Katie Horwitch: [00:18:10] My specialty is that I teach indoor cycling. I teach spinning. And so, I get to curate playlists. I get to curate a mood. I get to craft and experience. And this is something that I can, basically, have job security no matter where my acting world takes me, because there will always be gyms and community centers, there will never not be a time where there are not people who want to make movement a part of their lives.

Katie Horwitch: [00:18:41] And what I started to realize is that the way that people talk to an audience, and the way that people talk to themselves, and the way that those intersect in a group fitness environment is really, really powerful. And I was noticing the ways that, not just my inner dialogue/monologue was being affected by the different classes that I would take, and the different instructors that I would take, and the way that the music affected me, but I would see how that would affect other people in class or friends or family members, and the way that they would not only talk about themselves or their bodies being good, being bad, the narrative of working off stuff.

Katie Horwitch: [00:19:37] But I also noticed how that would work its way into people’s conversations outside of a fitness realm, with myself included. And it was really during the time where I struggled with multiple different eating and body related disorders. Orthorexia was the big one, to flirting with anorexia, flirting with exercise bulimia, laxatives, all the different things.

Katie Horwitch: [00:20:07] And a lot of the conversation around those types of mental illnesses in the early 2000s, first of all, they know eating disorders were widely mainstream-ly referred to as mental illnesses. It’s about food and it’s about your body. Which, eating disorders and body related disorders, they are mental illness. And because of that, there weren’t a lot of resources for me to tap into to address exactly what was going on with me. Because I was like, "Well, but I’m not doing this. I’m not doing this, but I am doing these other things." So, it’s like, "Where do I even go? Where do I even fit in?"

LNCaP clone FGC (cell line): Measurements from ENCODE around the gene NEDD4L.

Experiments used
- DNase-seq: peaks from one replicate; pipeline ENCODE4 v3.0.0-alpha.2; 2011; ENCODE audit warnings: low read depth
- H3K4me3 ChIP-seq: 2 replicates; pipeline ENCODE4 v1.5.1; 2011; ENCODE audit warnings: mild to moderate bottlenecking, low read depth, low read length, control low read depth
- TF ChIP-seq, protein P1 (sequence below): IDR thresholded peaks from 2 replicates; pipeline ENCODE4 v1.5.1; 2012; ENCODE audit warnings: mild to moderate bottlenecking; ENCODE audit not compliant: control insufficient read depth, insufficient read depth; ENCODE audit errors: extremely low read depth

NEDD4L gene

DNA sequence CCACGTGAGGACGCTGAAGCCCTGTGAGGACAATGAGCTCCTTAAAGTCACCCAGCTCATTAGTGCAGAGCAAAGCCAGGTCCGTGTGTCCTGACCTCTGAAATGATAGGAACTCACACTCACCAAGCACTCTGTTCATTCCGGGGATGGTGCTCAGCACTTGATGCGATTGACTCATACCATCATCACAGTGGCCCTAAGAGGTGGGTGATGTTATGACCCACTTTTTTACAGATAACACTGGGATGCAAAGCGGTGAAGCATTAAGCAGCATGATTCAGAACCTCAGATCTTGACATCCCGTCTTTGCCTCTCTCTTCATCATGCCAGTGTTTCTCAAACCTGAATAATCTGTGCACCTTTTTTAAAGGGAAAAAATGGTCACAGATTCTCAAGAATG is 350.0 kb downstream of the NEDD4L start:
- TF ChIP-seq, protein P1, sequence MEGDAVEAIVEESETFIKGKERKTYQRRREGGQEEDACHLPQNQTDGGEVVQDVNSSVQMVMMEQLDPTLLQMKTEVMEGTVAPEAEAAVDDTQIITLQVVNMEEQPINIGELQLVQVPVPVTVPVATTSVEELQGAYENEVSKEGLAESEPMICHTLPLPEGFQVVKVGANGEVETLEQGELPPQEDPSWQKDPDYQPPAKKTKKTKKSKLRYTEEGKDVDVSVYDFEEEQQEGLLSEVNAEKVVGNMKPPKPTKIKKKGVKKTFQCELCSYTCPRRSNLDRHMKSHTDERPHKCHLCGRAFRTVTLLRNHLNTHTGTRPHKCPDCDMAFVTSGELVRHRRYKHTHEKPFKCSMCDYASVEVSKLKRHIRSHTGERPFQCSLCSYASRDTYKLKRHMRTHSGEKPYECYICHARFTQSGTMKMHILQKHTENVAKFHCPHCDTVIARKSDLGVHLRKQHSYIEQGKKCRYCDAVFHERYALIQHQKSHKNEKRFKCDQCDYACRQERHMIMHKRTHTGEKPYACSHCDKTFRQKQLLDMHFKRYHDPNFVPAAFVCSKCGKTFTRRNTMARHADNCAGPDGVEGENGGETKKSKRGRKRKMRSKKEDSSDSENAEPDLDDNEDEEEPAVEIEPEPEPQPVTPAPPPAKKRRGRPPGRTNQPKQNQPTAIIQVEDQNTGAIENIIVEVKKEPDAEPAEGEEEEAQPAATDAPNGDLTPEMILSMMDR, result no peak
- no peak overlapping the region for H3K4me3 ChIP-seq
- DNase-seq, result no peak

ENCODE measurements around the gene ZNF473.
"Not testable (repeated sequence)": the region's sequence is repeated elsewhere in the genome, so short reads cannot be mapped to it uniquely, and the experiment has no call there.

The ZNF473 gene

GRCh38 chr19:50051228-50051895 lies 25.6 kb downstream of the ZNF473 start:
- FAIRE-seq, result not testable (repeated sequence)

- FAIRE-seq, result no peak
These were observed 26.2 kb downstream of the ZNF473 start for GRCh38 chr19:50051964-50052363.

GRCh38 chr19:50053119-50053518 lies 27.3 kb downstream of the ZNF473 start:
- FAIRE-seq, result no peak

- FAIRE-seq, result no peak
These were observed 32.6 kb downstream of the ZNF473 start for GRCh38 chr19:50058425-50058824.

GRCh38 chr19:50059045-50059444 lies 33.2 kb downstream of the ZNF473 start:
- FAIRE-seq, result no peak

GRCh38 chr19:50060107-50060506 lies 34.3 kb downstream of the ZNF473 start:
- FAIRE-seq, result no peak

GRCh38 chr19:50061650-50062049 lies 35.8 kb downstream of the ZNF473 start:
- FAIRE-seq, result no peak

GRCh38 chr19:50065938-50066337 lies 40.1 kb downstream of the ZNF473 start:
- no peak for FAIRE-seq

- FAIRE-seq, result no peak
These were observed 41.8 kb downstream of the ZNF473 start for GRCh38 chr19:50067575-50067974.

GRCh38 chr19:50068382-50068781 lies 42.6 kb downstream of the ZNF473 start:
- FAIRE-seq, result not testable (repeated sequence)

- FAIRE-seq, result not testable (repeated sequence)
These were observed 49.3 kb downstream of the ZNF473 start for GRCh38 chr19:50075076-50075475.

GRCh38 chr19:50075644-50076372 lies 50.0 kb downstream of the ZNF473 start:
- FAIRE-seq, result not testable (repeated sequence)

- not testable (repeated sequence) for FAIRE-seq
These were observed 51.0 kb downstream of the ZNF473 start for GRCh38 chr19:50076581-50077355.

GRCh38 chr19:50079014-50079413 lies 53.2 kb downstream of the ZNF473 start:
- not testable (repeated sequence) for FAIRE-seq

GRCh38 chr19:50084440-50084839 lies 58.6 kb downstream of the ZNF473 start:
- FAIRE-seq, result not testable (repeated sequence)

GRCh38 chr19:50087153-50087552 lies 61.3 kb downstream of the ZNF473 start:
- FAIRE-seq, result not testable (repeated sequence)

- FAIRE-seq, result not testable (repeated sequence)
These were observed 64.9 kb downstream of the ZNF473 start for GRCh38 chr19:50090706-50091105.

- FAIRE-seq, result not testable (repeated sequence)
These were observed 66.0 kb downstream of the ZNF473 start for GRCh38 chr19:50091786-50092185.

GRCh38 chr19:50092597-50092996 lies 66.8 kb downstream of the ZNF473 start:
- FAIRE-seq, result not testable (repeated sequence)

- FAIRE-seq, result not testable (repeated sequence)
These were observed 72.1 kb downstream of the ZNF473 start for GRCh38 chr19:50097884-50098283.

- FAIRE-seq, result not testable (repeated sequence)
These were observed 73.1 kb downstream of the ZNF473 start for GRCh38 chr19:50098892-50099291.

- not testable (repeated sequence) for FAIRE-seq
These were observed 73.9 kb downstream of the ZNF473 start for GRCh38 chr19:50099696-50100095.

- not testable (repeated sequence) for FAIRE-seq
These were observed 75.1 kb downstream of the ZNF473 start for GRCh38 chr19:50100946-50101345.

Sam Vander Wielen: [00:20:54] And because I had that hyper awareness, that hypersensitivity, I realized that I really needed to use that as my biggest ally in the moment. And I was like, I need to understand what is going on around me, and what’s going on inside me, and how those intersect, and how that is triggering me in certain instances. And so, I’m kind of backtracking a little bit from where we just were in the fitness industry, but I realized that a lot of the conversations that I would hear, again, not just from family or friends, but just from the world around me, were a lot of people bonding over negativity and self-deprecation as emotionless as saying, "Oh. The sky is blue," or, "Oh. I think I’m going to wear a dress today," talking about their body, their capability, their worth.

Katie Horwitch: [00:21:53] And I realized that it was this language that we were using to bond and to gain acceptance, really. And there’s been studies now that have been done that actually have proved that bonding over negativity, whether you’re talking negatively about yourself or gossiping about other people, it is a way to build trust with other people. It doesn’t have the best ramifications, but it’s a way to build trust. And so, I realized that was happening.